As I See It: Terry Murden
Another large hotel development has been approved in Glasgow which suggests the City Council is more optimistic than some about prospects for the leisure and business tourism sector.
There were already thousands of objections to the £30 million development at the junction of West Nile Street and Bath Street from those who did not want to see it replace five buildings, including a historic pub which has been a gathering place for fans of the Scotland national football team.
But Glasgow claims to have a shortage of hotels. At least pre-Covid. Hundreds of extra rooms have, and are still, being planned. A study published in February found there were about £260 million-worth of hotel deals last year in Edinburgh, Glasgow, Aberdeen, and Inverness as overseas visitors and conference delegates poured into Scotland. Glasgow accounted for £170m of this investment across nine transactions.
But that was then. A lot has changed in the last three months and with numerous hoteliers now closing or threatening hundreds of job losses the council’s decision to allow another development looks all the more questionable.
Macdonald Hotels, the Crieff Hydro chain, Apex Hotels, the Kimpton Blythswood Square, the Grand Central, InterContinental Hotels Group… just some of those currently counting the worry beads. Seven hotels in the Specialist Leisure Group in the Highlands and Borders have ceased trading.
The West Nile Street site is expected to become a NYX hotel, a lifestyle brand operated by Leonardo Hotels which has similar plans for Edinburgh. The developer, George Capital, and the hotel operator clearly still have faith in a sector which fears for its future.
Glasgow council, still believing the city to be the nation’s style-capital, appears to have been lured by promises of a rooftop restaurant (this in a city with more than its fair share of rain and biting winds) and, of course, “new jobs”.
The jobs angle is always dangled before councillors who feel under pressure not to be accused of turning down employment opportunities. In this case, they also seem to have been persuaded to believe a demolition report which said the current building has no architectural merit.
That depends on what sort of Glasgow you prefer: one with a mix of community facilities, characterful and human scale properties, or a city steadily filling up with enormous and featureless glass boxes, including the huge Virgin Money building going up in Bothwell Street. Do glass boxes have any greater architectural merit than a building that has served the city since the middle of the 19th century? The city is becoming so fond of glazed buildings it ought to be renamed Glassgow.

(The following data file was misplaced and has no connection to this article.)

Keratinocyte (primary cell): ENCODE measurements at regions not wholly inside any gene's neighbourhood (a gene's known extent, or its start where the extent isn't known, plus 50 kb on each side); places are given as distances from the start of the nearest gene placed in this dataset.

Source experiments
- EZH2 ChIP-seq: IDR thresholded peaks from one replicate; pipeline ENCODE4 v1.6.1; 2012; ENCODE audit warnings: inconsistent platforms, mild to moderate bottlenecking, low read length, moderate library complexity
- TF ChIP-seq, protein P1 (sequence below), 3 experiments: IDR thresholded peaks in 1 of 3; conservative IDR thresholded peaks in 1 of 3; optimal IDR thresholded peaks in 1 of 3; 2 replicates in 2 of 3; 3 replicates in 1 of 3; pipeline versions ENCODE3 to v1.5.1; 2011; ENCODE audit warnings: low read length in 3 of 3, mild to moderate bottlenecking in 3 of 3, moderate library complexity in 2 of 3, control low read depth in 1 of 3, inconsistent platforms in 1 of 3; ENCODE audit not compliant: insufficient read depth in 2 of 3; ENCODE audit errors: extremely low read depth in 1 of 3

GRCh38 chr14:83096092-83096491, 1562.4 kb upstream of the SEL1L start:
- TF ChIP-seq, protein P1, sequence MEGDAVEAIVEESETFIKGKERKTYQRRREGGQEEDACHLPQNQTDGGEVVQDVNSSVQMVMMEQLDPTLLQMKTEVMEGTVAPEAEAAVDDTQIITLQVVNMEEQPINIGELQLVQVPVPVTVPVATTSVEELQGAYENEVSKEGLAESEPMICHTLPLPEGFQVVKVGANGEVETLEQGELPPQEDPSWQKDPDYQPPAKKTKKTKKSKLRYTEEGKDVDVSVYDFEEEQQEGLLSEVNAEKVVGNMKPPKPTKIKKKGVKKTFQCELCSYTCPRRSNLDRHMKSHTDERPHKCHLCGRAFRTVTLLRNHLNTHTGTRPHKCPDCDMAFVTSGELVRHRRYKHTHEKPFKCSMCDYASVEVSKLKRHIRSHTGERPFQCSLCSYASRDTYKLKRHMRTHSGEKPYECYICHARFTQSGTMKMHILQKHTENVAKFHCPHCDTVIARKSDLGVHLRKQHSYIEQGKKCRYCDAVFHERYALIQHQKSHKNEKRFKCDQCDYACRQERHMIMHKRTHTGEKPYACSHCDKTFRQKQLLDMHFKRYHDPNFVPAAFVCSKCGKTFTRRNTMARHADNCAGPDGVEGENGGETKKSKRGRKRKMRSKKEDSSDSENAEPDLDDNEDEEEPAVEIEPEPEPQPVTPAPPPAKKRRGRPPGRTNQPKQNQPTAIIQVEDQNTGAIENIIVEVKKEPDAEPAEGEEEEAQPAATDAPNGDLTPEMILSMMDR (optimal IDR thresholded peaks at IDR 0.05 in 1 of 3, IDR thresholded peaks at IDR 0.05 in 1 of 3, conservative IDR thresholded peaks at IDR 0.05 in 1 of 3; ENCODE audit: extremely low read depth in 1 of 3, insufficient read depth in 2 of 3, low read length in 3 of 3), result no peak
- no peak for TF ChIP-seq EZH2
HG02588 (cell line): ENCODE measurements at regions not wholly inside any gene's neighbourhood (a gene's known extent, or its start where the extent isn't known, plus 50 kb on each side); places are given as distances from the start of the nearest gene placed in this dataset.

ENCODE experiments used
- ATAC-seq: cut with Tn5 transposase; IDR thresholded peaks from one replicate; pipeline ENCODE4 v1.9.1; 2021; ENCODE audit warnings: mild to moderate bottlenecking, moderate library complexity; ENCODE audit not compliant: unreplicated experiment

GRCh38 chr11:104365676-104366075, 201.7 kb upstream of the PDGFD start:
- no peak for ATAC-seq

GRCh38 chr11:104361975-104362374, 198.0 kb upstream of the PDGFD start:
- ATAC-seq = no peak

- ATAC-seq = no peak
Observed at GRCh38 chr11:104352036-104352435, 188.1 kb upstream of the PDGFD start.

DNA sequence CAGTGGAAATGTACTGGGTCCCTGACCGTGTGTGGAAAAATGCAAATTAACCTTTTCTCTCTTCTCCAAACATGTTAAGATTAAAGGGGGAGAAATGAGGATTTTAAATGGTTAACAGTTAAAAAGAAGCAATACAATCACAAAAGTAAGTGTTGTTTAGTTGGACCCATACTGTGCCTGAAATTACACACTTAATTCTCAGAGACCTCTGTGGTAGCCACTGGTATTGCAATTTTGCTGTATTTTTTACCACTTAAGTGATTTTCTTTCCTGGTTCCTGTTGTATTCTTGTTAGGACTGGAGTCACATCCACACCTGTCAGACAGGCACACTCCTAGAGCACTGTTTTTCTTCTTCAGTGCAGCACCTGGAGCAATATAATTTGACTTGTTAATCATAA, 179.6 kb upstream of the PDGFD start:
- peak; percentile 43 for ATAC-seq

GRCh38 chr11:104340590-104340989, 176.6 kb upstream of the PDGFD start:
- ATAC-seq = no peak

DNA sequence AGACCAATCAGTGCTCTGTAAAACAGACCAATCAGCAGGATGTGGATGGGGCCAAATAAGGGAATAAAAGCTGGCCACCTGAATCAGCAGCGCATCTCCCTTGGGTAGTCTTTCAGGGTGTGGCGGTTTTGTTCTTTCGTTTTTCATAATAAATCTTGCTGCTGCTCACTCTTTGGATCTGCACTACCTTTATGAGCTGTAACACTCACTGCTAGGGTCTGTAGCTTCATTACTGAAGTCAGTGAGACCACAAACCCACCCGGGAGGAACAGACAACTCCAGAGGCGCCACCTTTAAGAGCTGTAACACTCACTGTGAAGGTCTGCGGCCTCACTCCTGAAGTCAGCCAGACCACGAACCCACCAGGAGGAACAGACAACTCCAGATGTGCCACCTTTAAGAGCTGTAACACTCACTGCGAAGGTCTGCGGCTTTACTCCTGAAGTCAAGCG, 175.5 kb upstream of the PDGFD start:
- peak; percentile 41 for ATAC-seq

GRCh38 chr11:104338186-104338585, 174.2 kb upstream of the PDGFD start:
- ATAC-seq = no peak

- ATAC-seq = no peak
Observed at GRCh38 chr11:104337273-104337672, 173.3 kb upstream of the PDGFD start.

The Iron Horse pub, which closed in February when its lease and those of its neighbours expired, dates back to 1872 but if the city really does have pride in its roots, its characters and its hospitality then it must have represented an opportunity.
The city is becoming so fond of glazed buildings it ought to be renamed Glassgow
The pub was certainly not without its supporters. It scored four stars on the TripAdvisor website and as well as being the “spiritual home” of the Tartan Army it hosted various local groups such as the Malt whisky club, the RAF society and even the Star Trek club. A petition created on behalf of the bar garnered thousands of signatures with some objectors coming from Australia, Azerbaijan, Belgium, Philippines, Poland, Spain and the US.
They have been ignored. The sad fact is that many of the visitors that these big hotels hope to accommodate are looking for just the sort of ‘old Glasgow’ character that these buildings are steadily replacing. In that regard, the city clearly hasn’t learned from its past mistakes. Ironically, it was the demolition of a much-loved hotel – St Enoch – that represents one its biggest errors and which might now have helped solve its accommodation needs without the need to keep swinging the wrecking ball.
The danger, economically, is that the council is planning for a future that in the post-Covid world will look very different. Business tourism is expected to fall more heavily than leisure visitors. Not only will hotels face tougher competition, but student accommodation, another recent boom sector, may struggle as overseas students stay away.
The council needs to adjust to this new reality and ask why pubs like the Iron Horse survived for 150 years and why it’s only when they’re gone that we regret losing another piece of the city’s fabric.